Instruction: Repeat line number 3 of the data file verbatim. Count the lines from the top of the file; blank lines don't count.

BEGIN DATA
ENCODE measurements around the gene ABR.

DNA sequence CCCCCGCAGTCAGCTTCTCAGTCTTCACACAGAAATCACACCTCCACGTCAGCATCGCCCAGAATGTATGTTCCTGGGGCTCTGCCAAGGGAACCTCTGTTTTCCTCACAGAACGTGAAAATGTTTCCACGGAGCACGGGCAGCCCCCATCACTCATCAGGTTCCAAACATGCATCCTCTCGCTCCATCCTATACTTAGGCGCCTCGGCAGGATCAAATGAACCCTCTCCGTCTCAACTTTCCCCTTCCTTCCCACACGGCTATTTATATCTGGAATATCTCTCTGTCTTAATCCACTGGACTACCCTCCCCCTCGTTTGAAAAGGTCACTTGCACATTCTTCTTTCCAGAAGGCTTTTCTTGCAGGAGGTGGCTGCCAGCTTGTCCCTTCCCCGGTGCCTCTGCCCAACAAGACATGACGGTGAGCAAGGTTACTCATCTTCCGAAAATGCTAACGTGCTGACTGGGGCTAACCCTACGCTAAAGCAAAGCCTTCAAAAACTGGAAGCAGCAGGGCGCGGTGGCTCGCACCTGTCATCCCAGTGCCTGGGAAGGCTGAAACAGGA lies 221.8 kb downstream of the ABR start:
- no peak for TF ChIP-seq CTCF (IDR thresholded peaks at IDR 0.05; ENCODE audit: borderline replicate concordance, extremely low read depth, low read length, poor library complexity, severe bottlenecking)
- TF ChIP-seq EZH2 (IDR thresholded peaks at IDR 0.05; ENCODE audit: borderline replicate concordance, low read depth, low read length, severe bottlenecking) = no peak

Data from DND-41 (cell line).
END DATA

- no peak for TF ChIP-seq CTCF (IDR thresholded peaks at IDR 0.05; ENCODE audit: borderline replicate concordance, extremely low read depth, low read length, poor library complexity, severe bottlenecking)